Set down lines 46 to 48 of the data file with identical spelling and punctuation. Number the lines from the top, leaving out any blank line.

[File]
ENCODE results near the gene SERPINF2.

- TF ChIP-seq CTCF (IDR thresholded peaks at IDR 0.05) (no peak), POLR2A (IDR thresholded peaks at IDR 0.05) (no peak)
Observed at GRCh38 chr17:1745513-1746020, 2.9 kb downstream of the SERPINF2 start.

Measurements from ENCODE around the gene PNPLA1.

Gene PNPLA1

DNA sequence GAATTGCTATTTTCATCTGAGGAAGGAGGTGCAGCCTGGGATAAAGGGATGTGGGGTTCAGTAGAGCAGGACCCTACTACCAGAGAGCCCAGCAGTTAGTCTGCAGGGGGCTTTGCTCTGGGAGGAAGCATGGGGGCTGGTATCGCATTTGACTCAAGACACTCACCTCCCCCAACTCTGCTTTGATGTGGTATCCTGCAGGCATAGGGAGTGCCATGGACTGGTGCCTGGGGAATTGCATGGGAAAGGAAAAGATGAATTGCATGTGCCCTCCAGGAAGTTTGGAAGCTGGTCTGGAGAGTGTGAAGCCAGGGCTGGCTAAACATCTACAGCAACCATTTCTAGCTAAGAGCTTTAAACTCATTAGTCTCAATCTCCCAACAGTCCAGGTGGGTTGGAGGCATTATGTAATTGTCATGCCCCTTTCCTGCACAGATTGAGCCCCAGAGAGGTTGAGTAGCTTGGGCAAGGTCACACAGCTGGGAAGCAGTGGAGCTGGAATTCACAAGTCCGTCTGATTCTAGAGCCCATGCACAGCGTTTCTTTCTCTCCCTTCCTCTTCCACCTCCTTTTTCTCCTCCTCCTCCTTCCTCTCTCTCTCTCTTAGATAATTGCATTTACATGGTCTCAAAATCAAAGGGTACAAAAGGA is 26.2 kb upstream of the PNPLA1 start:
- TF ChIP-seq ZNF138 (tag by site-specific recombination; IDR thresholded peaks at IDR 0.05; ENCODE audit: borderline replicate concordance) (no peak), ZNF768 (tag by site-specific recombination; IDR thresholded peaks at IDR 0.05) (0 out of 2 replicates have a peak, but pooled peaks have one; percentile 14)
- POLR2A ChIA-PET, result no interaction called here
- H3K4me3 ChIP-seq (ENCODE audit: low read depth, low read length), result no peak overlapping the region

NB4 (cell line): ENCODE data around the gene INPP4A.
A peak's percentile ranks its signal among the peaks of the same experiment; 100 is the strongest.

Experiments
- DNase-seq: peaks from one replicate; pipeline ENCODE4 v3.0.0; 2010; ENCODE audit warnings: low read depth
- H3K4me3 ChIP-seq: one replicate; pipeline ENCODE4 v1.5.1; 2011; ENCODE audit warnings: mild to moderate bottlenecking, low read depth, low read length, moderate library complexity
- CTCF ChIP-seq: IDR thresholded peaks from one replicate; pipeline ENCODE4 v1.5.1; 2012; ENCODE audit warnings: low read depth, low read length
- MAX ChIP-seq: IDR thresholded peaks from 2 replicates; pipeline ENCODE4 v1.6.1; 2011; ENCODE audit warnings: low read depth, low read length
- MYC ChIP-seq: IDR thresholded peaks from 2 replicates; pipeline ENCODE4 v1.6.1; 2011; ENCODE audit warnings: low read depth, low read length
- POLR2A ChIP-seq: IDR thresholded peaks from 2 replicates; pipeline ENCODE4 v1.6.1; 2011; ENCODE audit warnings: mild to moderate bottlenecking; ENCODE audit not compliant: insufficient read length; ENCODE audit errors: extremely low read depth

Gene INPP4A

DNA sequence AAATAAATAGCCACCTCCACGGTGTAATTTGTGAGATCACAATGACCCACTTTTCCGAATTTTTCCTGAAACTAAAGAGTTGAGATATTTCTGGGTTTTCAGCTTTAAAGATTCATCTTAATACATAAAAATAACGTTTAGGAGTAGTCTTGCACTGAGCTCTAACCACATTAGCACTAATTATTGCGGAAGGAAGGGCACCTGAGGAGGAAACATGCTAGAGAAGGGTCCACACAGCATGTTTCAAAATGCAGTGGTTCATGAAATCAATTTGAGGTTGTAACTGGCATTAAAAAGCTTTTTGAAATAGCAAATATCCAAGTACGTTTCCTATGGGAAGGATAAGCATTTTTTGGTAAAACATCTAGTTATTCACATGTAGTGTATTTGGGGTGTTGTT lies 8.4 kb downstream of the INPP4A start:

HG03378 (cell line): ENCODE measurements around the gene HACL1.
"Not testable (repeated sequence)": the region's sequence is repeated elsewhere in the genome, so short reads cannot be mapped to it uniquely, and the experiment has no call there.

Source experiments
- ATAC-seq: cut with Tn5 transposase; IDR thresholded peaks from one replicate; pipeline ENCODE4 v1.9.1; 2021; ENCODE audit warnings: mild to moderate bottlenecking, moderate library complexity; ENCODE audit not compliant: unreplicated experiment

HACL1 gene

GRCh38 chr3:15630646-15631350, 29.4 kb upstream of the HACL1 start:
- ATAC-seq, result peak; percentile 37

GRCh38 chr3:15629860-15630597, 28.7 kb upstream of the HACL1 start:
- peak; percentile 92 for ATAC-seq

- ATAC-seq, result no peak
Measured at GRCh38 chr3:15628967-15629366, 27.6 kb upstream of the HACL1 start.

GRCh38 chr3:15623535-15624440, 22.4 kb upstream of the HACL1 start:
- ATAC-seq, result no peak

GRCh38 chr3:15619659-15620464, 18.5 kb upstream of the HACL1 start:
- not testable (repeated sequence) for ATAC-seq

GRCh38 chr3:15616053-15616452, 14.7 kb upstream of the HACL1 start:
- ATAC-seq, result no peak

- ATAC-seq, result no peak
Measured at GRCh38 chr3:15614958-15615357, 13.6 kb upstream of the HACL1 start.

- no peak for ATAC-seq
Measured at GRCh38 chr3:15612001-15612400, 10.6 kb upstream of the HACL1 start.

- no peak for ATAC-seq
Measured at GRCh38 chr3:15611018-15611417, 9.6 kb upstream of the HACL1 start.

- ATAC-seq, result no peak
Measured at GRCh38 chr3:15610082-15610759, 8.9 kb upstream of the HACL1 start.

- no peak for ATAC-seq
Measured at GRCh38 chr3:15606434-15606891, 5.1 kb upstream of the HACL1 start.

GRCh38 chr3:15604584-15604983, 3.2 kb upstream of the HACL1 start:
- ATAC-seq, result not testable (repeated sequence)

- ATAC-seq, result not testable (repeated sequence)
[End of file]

- no peak for ATAC-seq
Measured at GRCh38 chr3:15606434-15606891, 5.1 kb upstream of the HACL1 start.

GRCh38 chr3:15604584-15604983, 3.2 kb upstream of the HACL1 start: